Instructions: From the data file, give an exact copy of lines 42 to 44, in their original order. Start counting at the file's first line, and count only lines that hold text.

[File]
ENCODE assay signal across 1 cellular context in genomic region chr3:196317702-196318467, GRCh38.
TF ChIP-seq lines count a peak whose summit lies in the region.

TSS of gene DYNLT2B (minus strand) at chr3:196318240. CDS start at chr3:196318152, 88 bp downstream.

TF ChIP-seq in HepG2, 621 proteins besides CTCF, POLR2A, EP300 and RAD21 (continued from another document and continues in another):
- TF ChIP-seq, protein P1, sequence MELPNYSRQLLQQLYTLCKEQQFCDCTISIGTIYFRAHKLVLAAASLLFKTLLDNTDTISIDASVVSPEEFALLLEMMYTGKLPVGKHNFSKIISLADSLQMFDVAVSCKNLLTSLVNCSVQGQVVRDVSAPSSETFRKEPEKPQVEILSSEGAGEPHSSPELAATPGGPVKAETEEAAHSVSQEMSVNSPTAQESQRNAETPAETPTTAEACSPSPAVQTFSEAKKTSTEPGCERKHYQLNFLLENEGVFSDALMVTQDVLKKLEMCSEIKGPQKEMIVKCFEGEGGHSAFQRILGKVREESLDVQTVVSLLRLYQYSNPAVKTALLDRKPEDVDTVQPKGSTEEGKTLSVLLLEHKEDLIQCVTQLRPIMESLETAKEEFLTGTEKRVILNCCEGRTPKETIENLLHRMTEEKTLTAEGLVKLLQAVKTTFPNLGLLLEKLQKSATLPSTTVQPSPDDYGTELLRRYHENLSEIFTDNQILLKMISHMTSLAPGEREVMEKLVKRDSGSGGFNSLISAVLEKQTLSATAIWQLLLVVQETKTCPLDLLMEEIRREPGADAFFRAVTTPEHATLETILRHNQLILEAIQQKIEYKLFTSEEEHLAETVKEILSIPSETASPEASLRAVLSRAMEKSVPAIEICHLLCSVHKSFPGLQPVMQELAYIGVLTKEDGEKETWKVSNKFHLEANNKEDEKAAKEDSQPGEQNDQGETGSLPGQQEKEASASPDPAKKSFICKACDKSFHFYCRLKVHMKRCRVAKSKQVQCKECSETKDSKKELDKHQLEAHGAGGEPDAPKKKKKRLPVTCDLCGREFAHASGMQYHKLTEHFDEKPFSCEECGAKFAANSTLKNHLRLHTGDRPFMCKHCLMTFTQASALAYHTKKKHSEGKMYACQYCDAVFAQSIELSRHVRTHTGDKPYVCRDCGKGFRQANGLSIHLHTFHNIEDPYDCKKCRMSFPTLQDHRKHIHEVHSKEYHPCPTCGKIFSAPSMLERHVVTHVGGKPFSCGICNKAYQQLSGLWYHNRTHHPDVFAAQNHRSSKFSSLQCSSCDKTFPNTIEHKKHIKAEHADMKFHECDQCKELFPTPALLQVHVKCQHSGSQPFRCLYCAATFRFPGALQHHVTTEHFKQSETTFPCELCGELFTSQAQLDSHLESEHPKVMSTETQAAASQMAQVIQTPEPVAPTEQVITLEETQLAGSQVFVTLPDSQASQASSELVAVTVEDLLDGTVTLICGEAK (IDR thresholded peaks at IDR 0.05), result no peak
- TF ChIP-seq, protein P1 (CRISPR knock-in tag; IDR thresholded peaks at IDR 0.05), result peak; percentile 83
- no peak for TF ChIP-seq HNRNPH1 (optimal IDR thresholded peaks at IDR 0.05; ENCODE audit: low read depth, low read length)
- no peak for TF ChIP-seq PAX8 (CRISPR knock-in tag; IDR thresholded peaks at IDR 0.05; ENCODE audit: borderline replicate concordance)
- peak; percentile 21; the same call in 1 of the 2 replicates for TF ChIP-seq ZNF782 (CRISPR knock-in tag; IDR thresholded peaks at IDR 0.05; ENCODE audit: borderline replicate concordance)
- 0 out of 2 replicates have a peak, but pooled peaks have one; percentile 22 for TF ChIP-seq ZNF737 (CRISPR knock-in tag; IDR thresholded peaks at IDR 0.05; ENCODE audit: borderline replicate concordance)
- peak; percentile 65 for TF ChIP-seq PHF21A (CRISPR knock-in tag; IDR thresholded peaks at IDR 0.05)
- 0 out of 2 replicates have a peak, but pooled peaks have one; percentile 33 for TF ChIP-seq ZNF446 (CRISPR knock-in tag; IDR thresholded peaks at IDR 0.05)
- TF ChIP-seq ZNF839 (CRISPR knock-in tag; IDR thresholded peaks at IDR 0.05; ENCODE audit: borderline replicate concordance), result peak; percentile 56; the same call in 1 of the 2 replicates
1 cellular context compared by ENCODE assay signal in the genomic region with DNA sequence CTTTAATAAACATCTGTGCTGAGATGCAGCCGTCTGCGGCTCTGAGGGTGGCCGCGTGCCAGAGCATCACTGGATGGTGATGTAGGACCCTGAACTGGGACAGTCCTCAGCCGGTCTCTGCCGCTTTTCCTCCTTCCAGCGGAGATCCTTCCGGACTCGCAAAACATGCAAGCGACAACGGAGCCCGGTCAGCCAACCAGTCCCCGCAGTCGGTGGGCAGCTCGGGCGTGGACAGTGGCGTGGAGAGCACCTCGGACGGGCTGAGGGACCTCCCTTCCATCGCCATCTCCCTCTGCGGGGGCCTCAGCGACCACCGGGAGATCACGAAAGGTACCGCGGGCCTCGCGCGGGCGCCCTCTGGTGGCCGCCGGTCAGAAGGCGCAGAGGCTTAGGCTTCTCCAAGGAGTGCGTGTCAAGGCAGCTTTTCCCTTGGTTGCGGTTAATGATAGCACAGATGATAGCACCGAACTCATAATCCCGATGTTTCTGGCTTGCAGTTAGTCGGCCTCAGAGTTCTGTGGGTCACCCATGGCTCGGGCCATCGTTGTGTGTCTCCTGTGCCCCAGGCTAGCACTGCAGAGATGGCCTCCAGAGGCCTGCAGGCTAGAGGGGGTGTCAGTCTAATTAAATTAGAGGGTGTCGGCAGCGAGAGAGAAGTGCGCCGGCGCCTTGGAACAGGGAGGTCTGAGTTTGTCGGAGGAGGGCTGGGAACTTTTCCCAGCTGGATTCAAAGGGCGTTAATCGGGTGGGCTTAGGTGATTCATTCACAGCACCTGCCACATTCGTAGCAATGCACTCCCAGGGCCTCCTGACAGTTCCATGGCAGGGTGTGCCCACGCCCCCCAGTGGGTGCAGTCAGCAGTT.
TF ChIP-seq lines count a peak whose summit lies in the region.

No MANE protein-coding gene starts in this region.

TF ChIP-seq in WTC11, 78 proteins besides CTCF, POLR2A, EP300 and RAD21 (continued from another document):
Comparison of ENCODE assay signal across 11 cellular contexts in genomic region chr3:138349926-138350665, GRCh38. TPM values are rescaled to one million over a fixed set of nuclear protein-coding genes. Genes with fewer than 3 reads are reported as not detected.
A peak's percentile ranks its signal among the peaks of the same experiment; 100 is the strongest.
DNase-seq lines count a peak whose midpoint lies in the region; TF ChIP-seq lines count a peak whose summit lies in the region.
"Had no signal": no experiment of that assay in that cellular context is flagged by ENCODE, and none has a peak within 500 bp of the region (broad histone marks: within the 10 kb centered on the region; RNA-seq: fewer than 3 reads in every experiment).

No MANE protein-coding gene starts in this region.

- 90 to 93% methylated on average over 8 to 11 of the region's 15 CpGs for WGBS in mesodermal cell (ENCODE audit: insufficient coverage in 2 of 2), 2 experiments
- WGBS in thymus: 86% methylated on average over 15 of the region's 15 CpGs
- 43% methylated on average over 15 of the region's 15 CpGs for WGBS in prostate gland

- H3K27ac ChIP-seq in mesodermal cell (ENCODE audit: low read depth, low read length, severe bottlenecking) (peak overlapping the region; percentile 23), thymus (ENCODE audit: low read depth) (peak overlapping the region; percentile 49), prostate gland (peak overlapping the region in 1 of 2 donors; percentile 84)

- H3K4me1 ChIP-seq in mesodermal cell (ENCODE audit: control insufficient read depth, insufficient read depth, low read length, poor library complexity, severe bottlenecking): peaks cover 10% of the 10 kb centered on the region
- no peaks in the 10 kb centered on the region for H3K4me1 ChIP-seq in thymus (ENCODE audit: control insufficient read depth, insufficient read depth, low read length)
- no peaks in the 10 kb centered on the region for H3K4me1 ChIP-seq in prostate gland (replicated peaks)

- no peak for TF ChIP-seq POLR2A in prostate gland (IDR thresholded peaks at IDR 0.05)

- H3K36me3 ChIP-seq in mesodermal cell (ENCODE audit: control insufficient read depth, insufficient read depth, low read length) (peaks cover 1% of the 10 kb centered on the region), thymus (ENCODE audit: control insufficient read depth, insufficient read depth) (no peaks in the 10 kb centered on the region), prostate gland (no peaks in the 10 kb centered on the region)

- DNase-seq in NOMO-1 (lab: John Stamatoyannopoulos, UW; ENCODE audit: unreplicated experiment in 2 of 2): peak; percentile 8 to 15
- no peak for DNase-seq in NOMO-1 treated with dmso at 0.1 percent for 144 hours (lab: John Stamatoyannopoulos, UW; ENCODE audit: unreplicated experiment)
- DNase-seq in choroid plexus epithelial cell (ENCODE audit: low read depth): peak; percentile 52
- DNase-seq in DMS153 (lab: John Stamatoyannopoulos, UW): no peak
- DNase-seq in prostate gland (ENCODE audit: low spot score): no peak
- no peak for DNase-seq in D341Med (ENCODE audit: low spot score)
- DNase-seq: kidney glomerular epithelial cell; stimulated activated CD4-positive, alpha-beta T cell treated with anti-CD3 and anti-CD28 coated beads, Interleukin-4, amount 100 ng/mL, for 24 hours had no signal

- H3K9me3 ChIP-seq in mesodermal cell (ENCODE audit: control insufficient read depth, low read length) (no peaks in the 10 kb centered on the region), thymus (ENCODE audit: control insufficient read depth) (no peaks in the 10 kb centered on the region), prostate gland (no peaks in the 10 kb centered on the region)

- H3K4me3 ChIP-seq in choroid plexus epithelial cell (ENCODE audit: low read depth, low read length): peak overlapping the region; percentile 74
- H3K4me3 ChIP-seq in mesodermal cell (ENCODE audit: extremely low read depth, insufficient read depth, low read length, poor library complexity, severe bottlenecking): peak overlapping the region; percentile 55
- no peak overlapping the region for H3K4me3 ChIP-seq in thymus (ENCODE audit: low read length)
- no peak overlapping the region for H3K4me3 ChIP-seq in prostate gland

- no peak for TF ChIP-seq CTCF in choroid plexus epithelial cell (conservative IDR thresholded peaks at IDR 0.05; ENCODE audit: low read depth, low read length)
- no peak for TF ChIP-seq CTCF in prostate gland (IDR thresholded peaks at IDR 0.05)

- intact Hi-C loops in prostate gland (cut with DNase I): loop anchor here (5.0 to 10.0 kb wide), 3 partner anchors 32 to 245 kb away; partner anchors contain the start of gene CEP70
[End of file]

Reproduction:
- no peak overlapping the region for H3K4me3 ChIP-seq in thymus (ENCODE audit: low read length)
- no peak overlapping the region for H3K4me3 ChIP-seq in prostate gland

- no peak for TF ChIP-seq CTCF in choroid plexus epithelial cell (conservative IDR thresholded peaks at IDR 0.05; ENCODE audit: low read depth, low read length)